Eva Braun
The One Who Loved Him

This page was created by Brittney Smith, a senior English major at UCSB (link to author page). I became interested in Eva as soon as I learned of her direct connection with Adolf Hitler. Her story is short and tragic, but very interesting. She was as close to Hitler as one could be, yet kept so far away at the same time. My information came from various Internet sources (sources).

The infamous name of Eva Braun is one that resonates with some, but has been forgotten by most. This is not truthfully surprising since for most of her adult life she was kept as a fragile toy in Adolf Hitler's Austrian Alps hideaway, rarely seen or heard of in public. Most did not even know that she and Hitler were romantically involved until much closer to the end of their lives since Hitler chose to keep their relationship secret. Having met for the first time in 1929, when Eva was just 17, she and Hitler would continue their affair for over 15 years.

Not much is known about Eva Braun. This is due primarily to the fact that her life was fairly uneventful even though she was so close to Hitler and in association with many top Nazi officials. Each time important political guests came to visit, Hitler banished Eva to her room. He was heard to say "that a highly intelligent man should always choose a primitive and stupid woman," and this said in front of Eva! ( www.auschwitz.dk/Braun.htm ) Still, Eva was very much in love with Hitler, whom she playfully referred to as "Wulf," and after he had survived a near death experience in 1944, she wrote him a love letter stating that "'from our first meeting I swore to follow you anywhere - even unto death - I live only for your love'" ( www.auschwitz.dk/Braun.htm ). This was not the first time, nor the last, that Eva would be driven to speak of suicide when concerned about Hitler. In 1932 she tried to shoot herself and then three years later she took an overdose of sleeping pills ( www.fpp.co.uk/Hitler/docs/EvaBraun2.html ). Hitler's affection for Eva may not have been as dramatic and public as hers was of him, but he did love her in his own way, evident by his first will on May 2, 1938 . Here he put Eva "at the top of his personal bequests - in the event of his death she was to receive the equivalent of 600 [British pounds] a year for the rest of her life" ( www.us-israel.org/jsource/Holocaust/braun.html ). He kept her well, but he treated her only as he felt women ought to be treated as inferior to men.

This deep devotion that Eva had for Hitler would lead her to an early death; one that Hitler tried to spare her of though she refused to leave his side. On April 30, 1945 , a few short hours after their hurried marriage, Eva and Hitler took vials of poison (cyanide) in order to commit suicide and avoid a worse than death experience at the hands of their enemies. While Eva found the poison a sufficient means to end her life, Hitler had himself shot in the head in addition to hurry the process along. Those who entered his suite later found them before the Allied troops arrived and were subsequently doused in gasoline and burned. However, their bodies were found before the cremation had successfully finished and the Soviet troops took the bodies with them as they moved out of Berlin . The bodies were carried by day and buried each night wherever the troops camped. Each morning, the corpses of Eva Braun and Adolf Hitler would be re-dug up and carried onward until they reached Magdeburg where they were buried for 25 years. In 1970, however, the bodies were uncovered once again and finally destroyed.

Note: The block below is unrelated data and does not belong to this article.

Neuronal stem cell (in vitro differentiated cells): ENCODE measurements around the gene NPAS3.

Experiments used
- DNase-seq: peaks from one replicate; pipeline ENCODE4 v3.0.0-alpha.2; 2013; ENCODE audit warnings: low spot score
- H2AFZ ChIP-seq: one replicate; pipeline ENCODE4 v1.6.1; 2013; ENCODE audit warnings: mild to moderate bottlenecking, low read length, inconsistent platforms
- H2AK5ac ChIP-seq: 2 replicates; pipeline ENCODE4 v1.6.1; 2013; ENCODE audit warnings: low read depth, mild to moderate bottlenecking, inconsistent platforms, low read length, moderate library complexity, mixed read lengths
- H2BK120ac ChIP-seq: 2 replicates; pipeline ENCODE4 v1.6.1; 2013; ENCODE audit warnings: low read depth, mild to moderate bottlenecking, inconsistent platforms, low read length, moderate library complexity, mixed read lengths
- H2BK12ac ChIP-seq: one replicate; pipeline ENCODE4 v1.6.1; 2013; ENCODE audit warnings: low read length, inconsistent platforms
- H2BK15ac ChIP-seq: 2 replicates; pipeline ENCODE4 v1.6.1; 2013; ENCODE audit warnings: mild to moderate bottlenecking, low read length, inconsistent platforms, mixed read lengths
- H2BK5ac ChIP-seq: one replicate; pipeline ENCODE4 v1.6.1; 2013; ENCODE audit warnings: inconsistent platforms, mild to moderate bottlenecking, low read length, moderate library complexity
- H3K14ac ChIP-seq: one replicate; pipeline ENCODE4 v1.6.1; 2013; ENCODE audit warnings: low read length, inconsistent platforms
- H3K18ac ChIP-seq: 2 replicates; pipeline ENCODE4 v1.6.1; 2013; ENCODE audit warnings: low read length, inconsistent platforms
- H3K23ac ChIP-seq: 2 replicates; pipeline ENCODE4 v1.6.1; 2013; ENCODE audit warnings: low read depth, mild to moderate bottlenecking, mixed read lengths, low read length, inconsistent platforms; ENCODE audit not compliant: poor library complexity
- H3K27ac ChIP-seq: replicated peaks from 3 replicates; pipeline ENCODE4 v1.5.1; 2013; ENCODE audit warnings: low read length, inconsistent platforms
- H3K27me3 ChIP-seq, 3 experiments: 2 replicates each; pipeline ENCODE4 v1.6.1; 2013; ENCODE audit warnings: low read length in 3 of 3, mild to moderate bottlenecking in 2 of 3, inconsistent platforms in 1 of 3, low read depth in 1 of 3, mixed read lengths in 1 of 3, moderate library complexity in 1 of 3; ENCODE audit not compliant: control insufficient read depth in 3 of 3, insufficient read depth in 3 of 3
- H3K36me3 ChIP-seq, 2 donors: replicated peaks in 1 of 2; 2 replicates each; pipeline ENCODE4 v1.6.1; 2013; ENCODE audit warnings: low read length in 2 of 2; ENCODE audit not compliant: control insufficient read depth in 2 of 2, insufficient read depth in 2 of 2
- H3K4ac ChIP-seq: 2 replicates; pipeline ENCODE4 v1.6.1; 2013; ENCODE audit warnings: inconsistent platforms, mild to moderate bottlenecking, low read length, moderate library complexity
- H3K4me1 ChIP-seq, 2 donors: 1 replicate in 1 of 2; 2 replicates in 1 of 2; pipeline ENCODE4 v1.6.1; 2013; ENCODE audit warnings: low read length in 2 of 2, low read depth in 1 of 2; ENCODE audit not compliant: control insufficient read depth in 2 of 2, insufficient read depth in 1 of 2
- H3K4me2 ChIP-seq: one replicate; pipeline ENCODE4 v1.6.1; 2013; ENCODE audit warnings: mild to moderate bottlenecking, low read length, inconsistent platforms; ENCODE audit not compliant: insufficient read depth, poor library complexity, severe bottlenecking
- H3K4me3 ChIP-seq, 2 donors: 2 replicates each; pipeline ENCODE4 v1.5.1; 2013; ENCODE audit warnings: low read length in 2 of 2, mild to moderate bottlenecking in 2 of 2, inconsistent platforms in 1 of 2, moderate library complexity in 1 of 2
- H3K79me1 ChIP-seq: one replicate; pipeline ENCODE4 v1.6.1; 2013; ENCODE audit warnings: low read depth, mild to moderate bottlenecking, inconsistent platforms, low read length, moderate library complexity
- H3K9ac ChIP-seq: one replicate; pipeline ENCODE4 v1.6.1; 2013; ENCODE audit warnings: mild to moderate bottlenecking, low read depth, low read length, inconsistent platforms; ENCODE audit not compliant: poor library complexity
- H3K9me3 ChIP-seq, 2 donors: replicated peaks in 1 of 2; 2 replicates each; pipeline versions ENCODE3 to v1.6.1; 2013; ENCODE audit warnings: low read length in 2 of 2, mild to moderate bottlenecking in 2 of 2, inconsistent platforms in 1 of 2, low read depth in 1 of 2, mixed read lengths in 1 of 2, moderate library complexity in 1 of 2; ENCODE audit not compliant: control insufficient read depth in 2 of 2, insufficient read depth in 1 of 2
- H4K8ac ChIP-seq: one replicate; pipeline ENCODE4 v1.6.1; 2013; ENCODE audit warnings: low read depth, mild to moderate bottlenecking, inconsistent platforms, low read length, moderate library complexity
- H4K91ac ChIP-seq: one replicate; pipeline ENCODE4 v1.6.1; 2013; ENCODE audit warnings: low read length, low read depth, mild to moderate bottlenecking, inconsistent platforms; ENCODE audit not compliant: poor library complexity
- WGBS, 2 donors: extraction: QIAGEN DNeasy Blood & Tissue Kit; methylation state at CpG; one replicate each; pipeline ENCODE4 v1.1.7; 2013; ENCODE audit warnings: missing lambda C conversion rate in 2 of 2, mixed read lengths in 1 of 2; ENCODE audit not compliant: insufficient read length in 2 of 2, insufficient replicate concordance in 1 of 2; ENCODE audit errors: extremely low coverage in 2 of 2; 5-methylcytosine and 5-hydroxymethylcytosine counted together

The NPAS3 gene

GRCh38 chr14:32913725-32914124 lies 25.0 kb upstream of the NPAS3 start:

It is a gruesome ending to what might have been a standard love story, but oh, let us not forget whom we are speaking of! Eva's constant comment to her friends defending Hitler's actions sums up her feelings and her character more thoroughly than anyone could ever describe: "Better that ten thousand others die than he be lost to Germany " ( www.us-israel.org/jsource/Holocaust/braun.html ). How little she knew; how blinded by love she was - what a perfect woman for Hitler.

UCSB Hist 33D course homepage

Hist 33D web projects index page

Hitler's Women homepage
Angela Mesna
Brittney Smith
Jessica Evans

Nazi Relatives:
Eva Braun
Magda Goebbels
Winifred Wagner
Leni Riefenstahl
Zarah Leander
Marlene Dietrich
Concentration Camp Guards:
Ilse Koch
Irma Grese
Herta Bothe
Images and Bibliography pages

Content by: Brittney Smith
Web Design: Brittney Smith
Date created: December 8, 2003